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. Last Updated: 07/27/2016

Plato on Fate Of Modern Civilization

Two and a half thousand years ago, in his "Critius" dialogue Plato told the story of Atlantis, a prosperous state which collapsed under the weight of its own wealth and the arrogance of its people.

Putting this into modern economic parlance, Atlantis perished because its GDP was excessively large.

Until Sept. 11, 2001, it would have seemed absurd to suggest this as the cause of a state's downfall. Although it is worth noting that over the millenia, many an empire came to an untimely end exactly in this way.

Around prosperous states -- whether Sumerian cities, Rome, Byzantium or Mongol China -- enclaves of nomads formed sooner or later, violently envious of and despising their neighbors. "It's a disgrace that idle and lazy people eat out of beautiful dishes, while courageous people have no place to rest their heads," the German leader Alaric, who sacked Rome in 410 B.C., is reputed to have said.

The barbarians could neither read nor write. They were inferior to the inhabitants of the empire in all respects, except in bravery and envy -- in which they excelled. This dismal situation was overcome in the 15th century with the invention of firearms. From this moment on a state's prosperity was determined by its military might.

And now everything has come full circle. As it turns out, contemporary civilization is so complex and its citizens so molly coddled that a dozen suicide terrorists, armed with knives, were able to kill more people than the Japanese killed in Pearl Harbor.

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For the last decade a Pax Americana has held sway in the world. Americans -- just as before them the Romans in the epoch of Augustus or the Chinese in the era of the Sung dynasty -- justifiably considered themselves more enlightened and superior to surrounding tribes.

This national spirit has best been expressed in Hollywood blockbusters in which courageous U.S. Secret Service agents always avert some terrorists' terrible plans at the last moment.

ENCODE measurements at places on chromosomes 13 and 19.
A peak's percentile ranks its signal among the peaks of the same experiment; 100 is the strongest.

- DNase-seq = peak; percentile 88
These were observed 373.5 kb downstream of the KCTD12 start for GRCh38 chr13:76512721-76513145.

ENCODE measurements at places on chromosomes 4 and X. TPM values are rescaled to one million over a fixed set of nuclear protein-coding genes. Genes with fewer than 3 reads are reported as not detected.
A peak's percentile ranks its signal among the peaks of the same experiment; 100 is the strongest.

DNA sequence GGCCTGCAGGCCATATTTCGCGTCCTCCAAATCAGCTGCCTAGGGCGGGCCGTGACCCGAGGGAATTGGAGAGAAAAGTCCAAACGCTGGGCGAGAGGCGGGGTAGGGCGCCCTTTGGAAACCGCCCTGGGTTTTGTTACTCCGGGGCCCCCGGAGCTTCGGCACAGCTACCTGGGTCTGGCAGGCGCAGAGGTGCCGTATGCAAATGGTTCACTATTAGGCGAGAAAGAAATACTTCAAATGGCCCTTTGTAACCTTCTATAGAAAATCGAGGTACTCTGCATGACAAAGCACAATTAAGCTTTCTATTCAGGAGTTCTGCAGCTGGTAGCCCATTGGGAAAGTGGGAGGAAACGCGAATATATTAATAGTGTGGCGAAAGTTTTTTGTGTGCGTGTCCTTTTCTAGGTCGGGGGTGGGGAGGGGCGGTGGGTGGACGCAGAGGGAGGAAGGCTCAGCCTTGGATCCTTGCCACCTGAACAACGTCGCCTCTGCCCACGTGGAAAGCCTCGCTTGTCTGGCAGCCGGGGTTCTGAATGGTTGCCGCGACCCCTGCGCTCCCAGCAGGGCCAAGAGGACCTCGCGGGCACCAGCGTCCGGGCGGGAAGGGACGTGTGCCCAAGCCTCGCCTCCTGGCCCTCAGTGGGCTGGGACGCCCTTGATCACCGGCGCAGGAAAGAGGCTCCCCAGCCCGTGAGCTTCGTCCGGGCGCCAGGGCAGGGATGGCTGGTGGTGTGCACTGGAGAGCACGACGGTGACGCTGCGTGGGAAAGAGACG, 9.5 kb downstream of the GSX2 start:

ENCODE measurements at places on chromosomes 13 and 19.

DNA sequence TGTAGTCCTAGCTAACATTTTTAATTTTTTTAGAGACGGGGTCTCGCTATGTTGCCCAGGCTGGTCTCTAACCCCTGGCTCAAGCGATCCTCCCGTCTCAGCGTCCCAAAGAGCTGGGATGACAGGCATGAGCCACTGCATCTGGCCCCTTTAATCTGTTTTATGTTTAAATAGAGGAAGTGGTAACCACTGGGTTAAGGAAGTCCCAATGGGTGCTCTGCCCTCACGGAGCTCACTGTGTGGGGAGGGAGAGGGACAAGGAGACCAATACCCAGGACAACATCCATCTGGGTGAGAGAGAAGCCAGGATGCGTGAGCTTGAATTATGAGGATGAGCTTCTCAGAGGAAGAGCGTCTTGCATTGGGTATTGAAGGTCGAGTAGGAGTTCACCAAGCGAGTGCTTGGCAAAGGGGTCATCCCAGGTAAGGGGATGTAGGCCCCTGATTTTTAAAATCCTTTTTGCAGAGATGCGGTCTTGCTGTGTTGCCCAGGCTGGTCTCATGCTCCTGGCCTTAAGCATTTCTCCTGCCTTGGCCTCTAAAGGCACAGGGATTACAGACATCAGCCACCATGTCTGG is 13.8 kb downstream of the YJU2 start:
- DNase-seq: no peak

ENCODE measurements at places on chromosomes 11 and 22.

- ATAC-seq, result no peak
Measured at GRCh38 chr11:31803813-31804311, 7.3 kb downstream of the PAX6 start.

The reality was somewhat different. The United States, neither desiring nor finding it morally permissible to conquer the world by force of arms, tried to rule it by creating seats of tension.

Here, Islamic extremism very much came in handy. It was most useful in Afghanistan, where the young Osama bin Laden helped the United States to fight the Soviets. It was also useful in Yugoslavia and, when the Yugoslav conflicted ended, in Macedonia.

Thus, the United States has never fought to the bitter end. They fought against Saddam Hussein but never dealt the final blow. They fought against Slobodan Milosevic, but also failed to deliver the final blow. They sought world supremacy, but were quick to remove their soldiers from those places that were too nightmarish.

The terrorist acts of Sept. 11 demonstrated the futility of creating a strategic missile defense system. They showed that everything needed to destroy a technologically advanced civilization is contained within it.

For the time being, however, there is no sign that President George W. Bush -- who is intellectually somewhat lazy -- really grasps the scope of the challenge that has been thrown down before the civilized world. His response is perfunctory: military operations, targeted first and foremost at Afghanistan. This seems to resembles the ABM program with the huge expenditure and minimal return.

The lessons of the Soviet Union -- a country that also believed a war in Afghanistan was needed to lift the national spirit -- seem to be lost on the United States.

Well, good riddance to the Soviet Union. The world has become a freer place without it. But right now it seems that Bush does not understand what's at stake: It is neither his popularity ratings, nor boosting military expenditure; what's at stake is whether the modern civilized world will repeat the fate of the Roman empire or not.

Yulia Latynina is a journalist with ORT.